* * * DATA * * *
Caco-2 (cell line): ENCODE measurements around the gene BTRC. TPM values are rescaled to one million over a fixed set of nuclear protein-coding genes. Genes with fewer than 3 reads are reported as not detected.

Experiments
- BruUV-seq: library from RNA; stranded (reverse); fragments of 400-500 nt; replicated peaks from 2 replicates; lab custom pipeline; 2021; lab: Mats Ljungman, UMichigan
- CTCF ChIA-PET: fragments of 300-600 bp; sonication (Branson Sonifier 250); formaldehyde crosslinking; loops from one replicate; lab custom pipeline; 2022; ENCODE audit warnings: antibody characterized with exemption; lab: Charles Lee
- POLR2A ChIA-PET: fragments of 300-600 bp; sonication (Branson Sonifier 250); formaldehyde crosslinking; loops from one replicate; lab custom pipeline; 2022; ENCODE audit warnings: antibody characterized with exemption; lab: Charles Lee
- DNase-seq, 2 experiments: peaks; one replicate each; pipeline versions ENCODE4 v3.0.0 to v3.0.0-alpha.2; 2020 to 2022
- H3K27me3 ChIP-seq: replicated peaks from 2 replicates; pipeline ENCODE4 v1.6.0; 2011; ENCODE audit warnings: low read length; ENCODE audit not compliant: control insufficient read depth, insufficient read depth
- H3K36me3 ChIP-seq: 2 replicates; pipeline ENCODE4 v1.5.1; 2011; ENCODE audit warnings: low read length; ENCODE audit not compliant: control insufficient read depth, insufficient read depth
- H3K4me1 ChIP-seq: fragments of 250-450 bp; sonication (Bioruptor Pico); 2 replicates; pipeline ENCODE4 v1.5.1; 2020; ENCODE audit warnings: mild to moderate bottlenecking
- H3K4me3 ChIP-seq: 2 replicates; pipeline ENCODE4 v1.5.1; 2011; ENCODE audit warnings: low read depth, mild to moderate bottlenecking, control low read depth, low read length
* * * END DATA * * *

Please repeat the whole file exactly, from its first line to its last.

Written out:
Caco-2 (cell line): ENCODE measurements around the gene BTRC. TPM values are rescaled to one million over a fixed set of nuclear protein-coding genes. Genes with fewer than 3 reads are reported as not detected.

Experiments
- BruUV-seq: library from RNA; stranded (reverse); fragments of 400-500 nt; replicated peaks from 2 replicates; lab custom pipeline; 2021; lab: Mats Ljungman, UMichigan
- CTCF ChIA-PET: fragments of 300-600 bp; sonication (Branson Sonifier 250); formaldehyde crosslinking; loops from one replicate; lab custom pipeline; 2022; ENCODE audit warnings: antibody characterized with exemption; lab: Charles Lee
- POLR2A ChIA-PET: fragments of 300-600 bp; sonication (Branson Sonifier 250); formaldehyde crosslinking; loops from one replicate; lab custom pipeline; 2022; ENCODE audit warnings: antibody characterized with exemption; lab: Charles Lee
- DNase-seq, 2 experiments: peaks; one replicate each; pipeline versions ENCODE4 v3.0.0 to v3.0.0-alpha.2; 2020 to 2022
- H3K27me3 ChIP-seq: replicated peaks from 2 replicates; pipeline ENCODE4 v1.6.0; 2011; ENCODE audit warnings: low read length; ENCODE audit not compliant: control insufficient read depth, insufficient read depth
- H3K36me3 ChIP-seq: 2 replicates; pipeline ENCODE4 v1.5.1; 2011; ENCODE audit warnings: low read length; ENCODE audit not compliant: control insufficient read depth, insufficient read depth
- H3K4me1 ChIP-seq: fragments of 250-450 bp; sonication (Bioruptor Pico); 2 replicates; pipeline ENCODE4 v1.5.1; 2020; ENCODE audit warnings: mild to moderate bottlenecking
- H3K4me3 ChIP-seq: 2 replicates; pipeline ENCODE4 v1.5.1; 2011; ENCODE audit warnings: low read depth, mild to moderate bottlenecking, control low read depth, low read length